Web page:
In my previous post, I concluded that the SABC does not have a social media policy in place. My conclusion is based on the discussion between Ashraf Garda of SAFM and Anele Mdoda of 5FM at the time – both radio stations under the SABC, where there was no clarity regarding what was going to happen to the latter broadcaster’s Twitter followers when she moved to 94.7, an independent radio station.
2 years ago, a social media policy was still an optional item on South African and many other companies’ to-be-considered list. However, this is no more the case. The following facts and stats paint a clear picture:
- There are 7 million Internet users in South Africa. 64% of these netizens access the Internet at work.
- 1 in 10 South Africans is on Facebook. Of these registered accounts, about 70% are active.
- 15 minutes a day, or 7 hrs a month, is spent on Facebook. The Guardian is the source of the graph below.
Without a doubt, social networking is now firmly interwoven with many of our everyday lives.
My key takeout from the brief analysis above is that there is a substantial pool of employees who are accessing social media during working hours. Some companies have attempted to deal with this activity, which is deemed to be a waste of productive time, by putting a total ban on use of company-owned computers for accessing social networks. However, World Wide Worx’s 2011 research reveals that 6 million South Africans access the Internet on their mobiles anyway. With increasing penetration of smartphones and noticeable downward pressure on the cost of mobile broadband, the need to access social networks using company computers is diminishing. Let me squeeze in the last stat for measure: 1 in 4 people access Facebook using a mobile device, and this number is increasing.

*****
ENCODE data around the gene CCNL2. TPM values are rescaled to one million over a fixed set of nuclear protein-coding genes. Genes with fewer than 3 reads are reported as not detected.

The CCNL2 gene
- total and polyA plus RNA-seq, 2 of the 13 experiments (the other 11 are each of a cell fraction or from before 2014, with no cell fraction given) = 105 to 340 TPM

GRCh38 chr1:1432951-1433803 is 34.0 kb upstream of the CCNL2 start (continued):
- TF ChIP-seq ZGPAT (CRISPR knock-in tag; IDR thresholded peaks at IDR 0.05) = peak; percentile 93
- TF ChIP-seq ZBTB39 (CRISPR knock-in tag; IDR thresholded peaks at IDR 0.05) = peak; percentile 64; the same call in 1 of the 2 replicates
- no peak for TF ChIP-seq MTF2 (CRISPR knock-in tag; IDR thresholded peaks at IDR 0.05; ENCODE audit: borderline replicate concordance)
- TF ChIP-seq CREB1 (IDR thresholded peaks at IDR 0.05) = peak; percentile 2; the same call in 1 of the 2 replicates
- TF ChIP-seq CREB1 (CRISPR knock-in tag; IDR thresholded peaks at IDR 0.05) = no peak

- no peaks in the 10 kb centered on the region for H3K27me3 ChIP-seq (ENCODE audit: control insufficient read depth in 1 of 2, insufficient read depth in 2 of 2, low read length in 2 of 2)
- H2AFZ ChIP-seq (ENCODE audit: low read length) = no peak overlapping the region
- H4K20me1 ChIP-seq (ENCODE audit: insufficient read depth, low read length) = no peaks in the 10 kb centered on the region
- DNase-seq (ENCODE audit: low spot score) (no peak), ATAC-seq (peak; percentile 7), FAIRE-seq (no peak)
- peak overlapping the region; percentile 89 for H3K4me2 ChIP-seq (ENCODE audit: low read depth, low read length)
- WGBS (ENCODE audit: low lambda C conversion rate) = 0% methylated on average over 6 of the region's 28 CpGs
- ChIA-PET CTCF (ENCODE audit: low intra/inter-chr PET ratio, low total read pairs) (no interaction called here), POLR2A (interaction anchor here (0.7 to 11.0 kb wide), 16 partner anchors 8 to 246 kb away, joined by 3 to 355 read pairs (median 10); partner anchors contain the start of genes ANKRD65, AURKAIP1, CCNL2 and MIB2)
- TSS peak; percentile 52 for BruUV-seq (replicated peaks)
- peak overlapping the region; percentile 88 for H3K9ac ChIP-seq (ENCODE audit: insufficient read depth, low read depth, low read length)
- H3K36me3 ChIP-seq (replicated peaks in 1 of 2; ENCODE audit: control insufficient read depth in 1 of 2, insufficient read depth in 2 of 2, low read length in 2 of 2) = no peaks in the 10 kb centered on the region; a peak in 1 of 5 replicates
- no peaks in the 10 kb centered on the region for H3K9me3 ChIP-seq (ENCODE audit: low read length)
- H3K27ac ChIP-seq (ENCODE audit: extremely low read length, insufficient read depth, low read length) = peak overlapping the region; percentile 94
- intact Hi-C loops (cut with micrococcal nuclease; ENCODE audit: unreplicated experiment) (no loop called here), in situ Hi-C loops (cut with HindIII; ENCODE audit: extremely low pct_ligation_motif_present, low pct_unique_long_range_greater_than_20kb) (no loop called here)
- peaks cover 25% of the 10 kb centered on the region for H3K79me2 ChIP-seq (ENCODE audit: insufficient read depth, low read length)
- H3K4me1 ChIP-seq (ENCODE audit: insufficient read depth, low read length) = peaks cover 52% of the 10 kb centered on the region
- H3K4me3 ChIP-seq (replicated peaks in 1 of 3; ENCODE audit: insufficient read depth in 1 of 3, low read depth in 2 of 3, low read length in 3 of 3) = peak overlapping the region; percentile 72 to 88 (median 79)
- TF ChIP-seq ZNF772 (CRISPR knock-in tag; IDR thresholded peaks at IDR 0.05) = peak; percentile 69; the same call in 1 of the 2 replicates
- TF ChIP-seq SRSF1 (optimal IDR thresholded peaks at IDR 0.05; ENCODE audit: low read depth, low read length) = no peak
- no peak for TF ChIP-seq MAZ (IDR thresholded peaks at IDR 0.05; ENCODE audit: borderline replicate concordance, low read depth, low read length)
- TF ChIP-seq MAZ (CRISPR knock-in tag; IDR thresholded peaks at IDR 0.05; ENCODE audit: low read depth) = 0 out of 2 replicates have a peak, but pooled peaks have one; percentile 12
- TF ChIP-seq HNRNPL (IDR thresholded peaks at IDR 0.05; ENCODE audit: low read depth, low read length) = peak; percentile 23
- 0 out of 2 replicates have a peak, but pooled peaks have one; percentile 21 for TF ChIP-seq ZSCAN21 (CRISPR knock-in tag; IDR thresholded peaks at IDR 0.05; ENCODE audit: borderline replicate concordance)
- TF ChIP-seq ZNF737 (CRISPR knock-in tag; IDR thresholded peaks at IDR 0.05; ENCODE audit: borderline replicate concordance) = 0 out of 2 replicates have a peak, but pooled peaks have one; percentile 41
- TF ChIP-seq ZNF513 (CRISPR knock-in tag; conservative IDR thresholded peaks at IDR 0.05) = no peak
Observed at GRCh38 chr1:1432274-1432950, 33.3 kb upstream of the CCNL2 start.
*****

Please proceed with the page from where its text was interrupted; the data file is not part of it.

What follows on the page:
The long and short of it is that companies cannot win the battle to stop access of social networking at work, this is like a river that has burst its banks. I hear you ask why this is important to your company. The simple answer is that there is a blurring line between employees’ personal and business lives, and this heightens the risk that companies’ private and confidential information can be shared on social networks. Take an example of Howard Schultz’s 2007 internal email that found its way to the public, as shown by the except from Brand Autopsy:
It has now become a business imperative for companies to regulate how and when social networking activity takes place during working hours. The best way to address it is through a comprehensive social media policy.
In a follow-up post, I shall be looking at key elements of a social media policy.
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